Wednesday, 30 November 2011

workroom

There's been some talk over on twitter about organising the craft workspace - in particular about storing traced patterns. The conversation is timely for me, I've been feeling greatly oppressed by the workroom. And while I feel happy I have my pattern storage problem licked, the rest of the space is a right off.

Too much stuff and not well organised.

I forget about some great materials I have for projects I was really excited about, I can't find the things I want to use and basically the room is too full to be used to get stuff done.

I have a problem with both quantum and scope - I am kitted out for a lot of different crafts, and I have a deep stash for both knitting and sewing.

But to prompt me to get my shit sorted, I'm outing myself.

I stood in the centre of the room and took a series of (crappy phone) photos of the room as is.

The computer and paperwork zone. Also the holding bin for stuff destined for elsewhere (work, post office, kid's room, mending basket, filing cabinet, rubbish bin), and for things that have no obvious home when tidying up the kitchen table. Kindly called inspiration. Needs a good tidy and a better inbox outbox system. Not using a round non A4 shaped basket would be a good start.

The paper craft and sewing patterns zone. There's quite a bit of dormant stuff lurking here and since paper craft really isn't my forte (despite my deep and abiding love of stationary) I could probably cull here and gift stuff to Amy. There's also a drawer full of technology based junk - cables and plugs and instruction and old CDs - that could be culled too. The patterns are pretty perfect, though can you tell I am headed for maximum density? Not sure what will give when I can't squeeze one more Ottobre in. And all that shit across the top needs to be filed or go.

The cutting table. Yeah, laughable. The under table storage is coned yarn in tubs, buckets of interfacing, zips, elastic and so on and tubs of specialist fabric - vintage furnishing fabric, hand embroidered linens and doilies and unclassifiable scraps (hmmm...). In front are boxes of machine knit weight balled yarns. The shelf under the table has 'craft' fabrics (fat quarters, cute prints, plains etc), yarn winding tools, leather and bag tools and findings, bulk odd buttons. The table top has projects in process, yarn which needs to be put away, scraps I can't bear to part with and a whole stack of random detrius. Just deal with it!

The sewing table. The machines are still packed up from camp. The tool box works reasonably well, holding scissors, pens, rulers and the like, but the cabinet shelves and holders are a random assortment of bits and pieces with no obvious order. Could do with a cull and organise. Want something for storing overlocker threads too.

The very big fabric stash shelves. Aside from tidying up the random yarn cones, pieces of fabric and stuff shoved in nooks and cranies when I am being lazy, the only real job here is to cull some fabric. This is a hard job - there isn't fabric here that's 'bad', though I am sure there's stuff I will, realistically, never sew. Problem is I never know which bits I will or won't be sewing. Between crazy and unexpected kid requests (hey mum, what I really want is a giant purple velour cape!), costume parties and school fetes even the most out there stuff can be gold. Likewise the felting batts, quilt batting, needle felting rovings and old curtains are most certainly just biding their time. So realistically, a minor trim is all that's likely here and mostly it just needs a good tidy and more efficient packing. And no more fabric purchasing.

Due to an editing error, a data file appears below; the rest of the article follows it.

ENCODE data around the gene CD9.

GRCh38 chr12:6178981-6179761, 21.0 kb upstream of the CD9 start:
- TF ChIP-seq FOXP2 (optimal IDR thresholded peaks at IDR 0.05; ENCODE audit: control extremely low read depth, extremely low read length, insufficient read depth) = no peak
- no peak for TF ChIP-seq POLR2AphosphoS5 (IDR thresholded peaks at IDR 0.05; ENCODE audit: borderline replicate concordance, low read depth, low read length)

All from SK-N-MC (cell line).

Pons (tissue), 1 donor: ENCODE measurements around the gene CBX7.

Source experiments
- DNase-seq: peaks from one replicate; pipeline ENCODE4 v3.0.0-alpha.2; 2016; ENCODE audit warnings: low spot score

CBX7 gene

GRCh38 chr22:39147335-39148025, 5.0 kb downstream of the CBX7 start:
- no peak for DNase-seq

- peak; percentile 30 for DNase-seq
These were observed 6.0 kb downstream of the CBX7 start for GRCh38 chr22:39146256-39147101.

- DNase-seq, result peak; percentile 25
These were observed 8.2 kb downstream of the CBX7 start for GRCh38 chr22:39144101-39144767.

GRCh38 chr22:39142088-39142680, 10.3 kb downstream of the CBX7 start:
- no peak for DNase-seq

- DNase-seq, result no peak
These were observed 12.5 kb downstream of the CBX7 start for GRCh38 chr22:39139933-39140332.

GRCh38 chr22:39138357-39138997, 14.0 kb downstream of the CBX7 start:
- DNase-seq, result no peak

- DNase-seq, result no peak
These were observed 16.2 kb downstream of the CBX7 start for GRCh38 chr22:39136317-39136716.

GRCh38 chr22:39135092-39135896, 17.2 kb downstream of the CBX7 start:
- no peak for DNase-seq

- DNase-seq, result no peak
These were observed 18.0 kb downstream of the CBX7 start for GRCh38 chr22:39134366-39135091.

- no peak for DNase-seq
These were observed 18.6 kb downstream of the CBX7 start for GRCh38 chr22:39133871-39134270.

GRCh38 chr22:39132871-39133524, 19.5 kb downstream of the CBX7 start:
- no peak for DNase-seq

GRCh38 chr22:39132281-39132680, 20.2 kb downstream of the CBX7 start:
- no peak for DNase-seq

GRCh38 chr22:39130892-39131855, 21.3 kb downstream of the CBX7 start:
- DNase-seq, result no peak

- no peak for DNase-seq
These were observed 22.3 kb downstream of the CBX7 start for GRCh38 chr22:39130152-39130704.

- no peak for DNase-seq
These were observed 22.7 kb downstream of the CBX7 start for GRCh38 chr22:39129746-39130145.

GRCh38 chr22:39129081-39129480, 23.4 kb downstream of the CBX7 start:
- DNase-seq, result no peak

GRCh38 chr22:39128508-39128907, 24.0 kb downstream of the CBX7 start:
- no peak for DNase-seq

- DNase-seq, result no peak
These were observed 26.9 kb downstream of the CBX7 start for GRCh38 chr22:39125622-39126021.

The knitting machine space. The recent proliferation of machines (future spare parts is all people - this stuff is getting rarer!) means I need to clean, test and sort all the incoming, separate out a complete set of tools and add ons and put all the rest into storage in the roof. I also need some storage systems for weights, tools, extra carriages, manuals, punch cards, swatches, waste yarn cones...all the machine knitting paraphernalia I haven't quite absorbed into business as usual. Also, inconveniently, I can't actually knit with the table pushed back against the wall as it is too cramped end to end. May need to contemplate a sideways move.
The library and other craft storage. The upper part of these shelves take the general craft books, embroidery, quilting and toy making. There's also a whole shelf of knitting and crochet books and patterns. There's a big bucket up top with knitting needles and notions and then buckets with ribbons, bindings, toy making supplies, embroidery stuff, beading and wiring supplies and tools and curtain hanging bits. Next to the shelf is a big felt bucket in which stands rolls of interfacing, paper, cardboard, fabric, leather, curtain rods and tracks and goodness knows what else. Gosh - where to start here?! I think I could cull and re work some of this space, reducing the supplies for crafts I rarely do and devoting more fo this space to machine knitting supplies. I could probably sort through the books and ditch a few too. Pattern filing is most definitely required.

So there we go. Wake up call. Filth pit. Get to.

Tuesday, 29 November 2011

winners!


Amy was super chaffed with all your compliments - great affirmation for a budding writer and maker.